On the Church and Society
June 30, 2006
Ronald Reagan used to say he did not leave the Democratic Party; the Democratic Party left him. That sentiment can be applied today to the Episcopal Church USA.
Reagan's declaration came to mind as four dioceses and the largest Episcopal congregation in the country have announced efforts to separate from the Episcopal Church, the U.S. branch of Anglicanism, since the Episcopalian General Convention came to a close on June 21. But the dioceses of Pittsburgh, South Carolina, San Joaquin, California, and Forth Worth, Texas, along with Christ Church in Plano, Texas, are not really leaving the Episcopal Church; the Episcopal Church left them.
That was clear from the statement issued by Rev. David H. Roseberry, rector at Christ Church in Plano: "The mission of Christ Church is to make disciples and teach them to obey the commands of Christ. The direction of the leadership of the Episcopal Church is different and we regret their departure from biblical truth and the historic faith of the Anglican Communion."
The Episcopal Church has turned its back on the global Anglican Communion, traditional Christian teachings, and Holy Scripture.
Of course, this isn't exactly a new development. The Episcopal Church's leadership has been drifting left for decades. But matters hit crisis levels in 2003 when Rev. V. Gene Robinson, a divorced, non-celibate homosexual, was consecrated as bishop in New Hampshire.
In response, a committee set up by the Archbishop of Canterbury, Rowan Williams, issued the Windsor Report in 2004. That document demanded that the Episcopal Church apologize for the election and consecration of Robinson, and place moratoriums on appointing gay bishops and blessing same-sex unions. The Episcopal General Convention, though, had none of this, thumbing its nose at the rest of Anglicanism.
The convention also elected Bishop Katharine Jefferts Schori of Nevada as the new presiding bishop, a revisionist who supported Robinson's confirmation and pushed for same-sex unions in her own diocese. And not only did she indicate after being elected that homosexual acts were not sinful, but in her homily at the General Convention, she declared: "Our mother Jesus gives birth to a new creation ... " Confusing the gender of Jesus Christ can only be rooted in a militant feminism.
All of this, of course, points to an even more fundamental corrosion. Consider that at the 2003 General Convention, the bishops, by a margin of 84-66, actually voted down a straightforward Christian resolution holding Holy Scripture as the foundation of authority in the Church. The 2006 convention similarly rejected a resolution laying out basic Christian tenets. These were non-controversial resolutions on the most basic of Christian beliefs.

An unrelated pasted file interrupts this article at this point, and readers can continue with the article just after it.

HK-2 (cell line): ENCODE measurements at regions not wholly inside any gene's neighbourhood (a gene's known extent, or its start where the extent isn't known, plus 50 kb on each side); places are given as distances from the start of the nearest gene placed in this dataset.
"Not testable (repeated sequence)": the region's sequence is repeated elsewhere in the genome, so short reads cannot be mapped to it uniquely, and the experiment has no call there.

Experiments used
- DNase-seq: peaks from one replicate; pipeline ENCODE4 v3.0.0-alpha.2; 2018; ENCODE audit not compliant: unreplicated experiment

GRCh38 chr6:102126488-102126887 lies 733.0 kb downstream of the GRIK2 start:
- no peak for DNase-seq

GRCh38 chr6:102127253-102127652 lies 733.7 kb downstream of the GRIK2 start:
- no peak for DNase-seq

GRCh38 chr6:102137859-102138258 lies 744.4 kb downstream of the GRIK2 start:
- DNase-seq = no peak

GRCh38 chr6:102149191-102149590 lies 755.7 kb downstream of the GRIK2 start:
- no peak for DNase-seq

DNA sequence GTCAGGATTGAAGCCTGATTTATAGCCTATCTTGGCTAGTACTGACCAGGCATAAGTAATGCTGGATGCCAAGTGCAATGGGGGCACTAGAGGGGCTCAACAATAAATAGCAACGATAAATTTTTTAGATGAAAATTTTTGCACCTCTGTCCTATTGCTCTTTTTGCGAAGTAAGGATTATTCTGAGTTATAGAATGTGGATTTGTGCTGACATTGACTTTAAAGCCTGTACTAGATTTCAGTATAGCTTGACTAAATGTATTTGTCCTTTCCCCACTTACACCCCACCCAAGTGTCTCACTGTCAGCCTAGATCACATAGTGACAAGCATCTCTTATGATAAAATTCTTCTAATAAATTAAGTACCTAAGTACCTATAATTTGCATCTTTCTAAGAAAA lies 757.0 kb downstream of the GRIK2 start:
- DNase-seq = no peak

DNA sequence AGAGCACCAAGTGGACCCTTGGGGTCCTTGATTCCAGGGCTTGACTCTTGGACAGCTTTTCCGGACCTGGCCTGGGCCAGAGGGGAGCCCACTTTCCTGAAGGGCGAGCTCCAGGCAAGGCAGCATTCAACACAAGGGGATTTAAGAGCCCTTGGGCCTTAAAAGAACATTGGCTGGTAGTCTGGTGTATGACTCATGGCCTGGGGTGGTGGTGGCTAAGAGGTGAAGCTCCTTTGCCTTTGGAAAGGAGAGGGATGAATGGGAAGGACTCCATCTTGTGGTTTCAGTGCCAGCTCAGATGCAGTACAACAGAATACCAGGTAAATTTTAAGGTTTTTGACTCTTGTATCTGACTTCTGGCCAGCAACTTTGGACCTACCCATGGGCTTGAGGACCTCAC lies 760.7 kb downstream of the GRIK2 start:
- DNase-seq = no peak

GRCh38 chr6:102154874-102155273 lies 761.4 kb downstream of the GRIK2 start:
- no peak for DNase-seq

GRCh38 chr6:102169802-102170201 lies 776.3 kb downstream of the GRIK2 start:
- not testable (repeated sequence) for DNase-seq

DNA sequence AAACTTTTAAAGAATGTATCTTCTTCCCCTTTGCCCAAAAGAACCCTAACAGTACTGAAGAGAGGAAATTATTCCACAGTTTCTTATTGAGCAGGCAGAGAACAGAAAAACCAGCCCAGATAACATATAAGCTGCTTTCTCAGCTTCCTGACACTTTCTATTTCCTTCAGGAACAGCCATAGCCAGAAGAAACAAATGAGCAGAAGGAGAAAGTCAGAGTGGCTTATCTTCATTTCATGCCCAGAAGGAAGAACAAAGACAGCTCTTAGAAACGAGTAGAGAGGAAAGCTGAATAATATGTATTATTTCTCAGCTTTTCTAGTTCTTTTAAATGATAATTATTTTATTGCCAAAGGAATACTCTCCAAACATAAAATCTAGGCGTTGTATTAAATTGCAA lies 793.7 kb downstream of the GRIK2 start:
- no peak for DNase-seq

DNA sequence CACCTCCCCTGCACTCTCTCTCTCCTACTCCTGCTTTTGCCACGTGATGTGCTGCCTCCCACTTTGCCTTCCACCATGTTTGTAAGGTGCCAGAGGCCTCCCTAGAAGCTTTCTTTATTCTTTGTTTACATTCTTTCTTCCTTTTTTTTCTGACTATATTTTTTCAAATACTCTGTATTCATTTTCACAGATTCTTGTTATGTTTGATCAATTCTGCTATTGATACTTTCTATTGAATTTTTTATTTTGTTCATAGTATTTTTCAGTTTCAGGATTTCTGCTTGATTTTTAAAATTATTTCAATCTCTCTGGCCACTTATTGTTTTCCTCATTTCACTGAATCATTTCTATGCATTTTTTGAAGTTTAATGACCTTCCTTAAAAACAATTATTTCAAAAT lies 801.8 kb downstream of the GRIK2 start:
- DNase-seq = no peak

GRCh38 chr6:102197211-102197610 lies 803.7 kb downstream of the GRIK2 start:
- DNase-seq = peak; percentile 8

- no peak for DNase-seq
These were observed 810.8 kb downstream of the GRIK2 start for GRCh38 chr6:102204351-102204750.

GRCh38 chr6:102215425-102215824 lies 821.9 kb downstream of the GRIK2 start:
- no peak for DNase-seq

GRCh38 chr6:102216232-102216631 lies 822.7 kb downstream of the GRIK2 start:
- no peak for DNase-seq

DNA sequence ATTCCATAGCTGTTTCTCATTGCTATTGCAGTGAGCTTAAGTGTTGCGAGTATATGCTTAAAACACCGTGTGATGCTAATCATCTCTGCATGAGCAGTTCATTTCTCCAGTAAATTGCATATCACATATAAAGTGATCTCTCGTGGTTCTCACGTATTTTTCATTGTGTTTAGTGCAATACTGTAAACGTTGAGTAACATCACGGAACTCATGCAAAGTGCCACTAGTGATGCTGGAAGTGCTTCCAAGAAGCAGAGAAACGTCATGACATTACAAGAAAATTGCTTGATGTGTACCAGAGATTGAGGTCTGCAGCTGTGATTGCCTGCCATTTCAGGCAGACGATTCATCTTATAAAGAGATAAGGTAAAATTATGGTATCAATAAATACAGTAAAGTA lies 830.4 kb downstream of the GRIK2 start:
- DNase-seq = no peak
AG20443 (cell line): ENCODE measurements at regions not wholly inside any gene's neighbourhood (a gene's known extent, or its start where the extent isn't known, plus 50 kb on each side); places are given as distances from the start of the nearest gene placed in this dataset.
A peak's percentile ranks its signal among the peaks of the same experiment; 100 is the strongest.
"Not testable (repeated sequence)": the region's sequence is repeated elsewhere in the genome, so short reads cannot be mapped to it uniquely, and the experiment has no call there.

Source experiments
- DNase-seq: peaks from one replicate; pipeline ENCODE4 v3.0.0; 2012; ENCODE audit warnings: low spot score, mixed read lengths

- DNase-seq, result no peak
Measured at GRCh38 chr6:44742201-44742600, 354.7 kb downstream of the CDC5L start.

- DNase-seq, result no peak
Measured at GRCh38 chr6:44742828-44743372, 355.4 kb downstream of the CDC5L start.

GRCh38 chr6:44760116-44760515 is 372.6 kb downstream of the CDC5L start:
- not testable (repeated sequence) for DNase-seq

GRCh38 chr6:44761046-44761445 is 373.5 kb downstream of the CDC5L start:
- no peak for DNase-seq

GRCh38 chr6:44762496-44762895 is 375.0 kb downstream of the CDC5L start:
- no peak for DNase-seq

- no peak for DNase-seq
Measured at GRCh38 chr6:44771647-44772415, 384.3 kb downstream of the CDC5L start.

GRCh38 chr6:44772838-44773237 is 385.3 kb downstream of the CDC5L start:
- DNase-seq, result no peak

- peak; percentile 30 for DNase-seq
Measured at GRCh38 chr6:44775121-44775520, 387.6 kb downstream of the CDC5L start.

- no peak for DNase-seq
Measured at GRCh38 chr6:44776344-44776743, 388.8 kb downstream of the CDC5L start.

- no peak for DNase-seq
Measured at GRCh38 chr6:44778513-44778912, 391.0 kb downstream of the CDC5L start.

The reaction to the 2006 convention has been striking. While independent congregations have done so, the efforts under way in Pittsburgh, South Carolina, San Joaquin, and Forth Worth mark the first time that entire dioceses have requested to be moved under a foreign presiding bishop in the Anglican Communion, according to a report in the San Francisco Chronicle.
Meanwhile, in a June 27 letter to primates, Archbishop Williams suggested: "The tacit conventions between us need spelling out not for the saake of some central mechanism of control but so that we have ways of being sure we're still talking the same language, aware of belonging to the one, holy, catholic, and apostolic Church of Christ." He called for a "covenant" between local churches that would be an "opt-in" to become a "constituent" church within Anglicanism.
The letter offers hope to orthodox U.S. Anglicans. Rev. Robert Duncan, the Pittsburgh bishop and moderator of the Anglican Communion Network, a traditional group with some 200,000 members, told the New York Times: "This is to say as we have long said that we are legitimately the Episcopal Church in this place, and that we believe that we'll be recognized by the world as the legitimate inheritors of the Anglican trademark."
In a pastoral letter, Duncan concluded: "The Anglican Communion Network has never been more united. We are gaining strength, both domestically and internationally. This is the time for biblically orthodox Anglicans to hang together, supporting one another in solidarity, in prayer and with expectancy."
So, while the Episcopal Church leaves traditional Christianity behind, it does not mean that orthodox Anglicanism will leave the U.S. Amidst all of this Anglican angst, there is hope ironically, perhaps greater now as tthe Episcopal Church makes its apostasy clear to all Christians.
Raymond J. Keating, also a columnist with Newsday, can be reached at ChurchandSociety@aol.com.
Copyright © Raymond J. Keating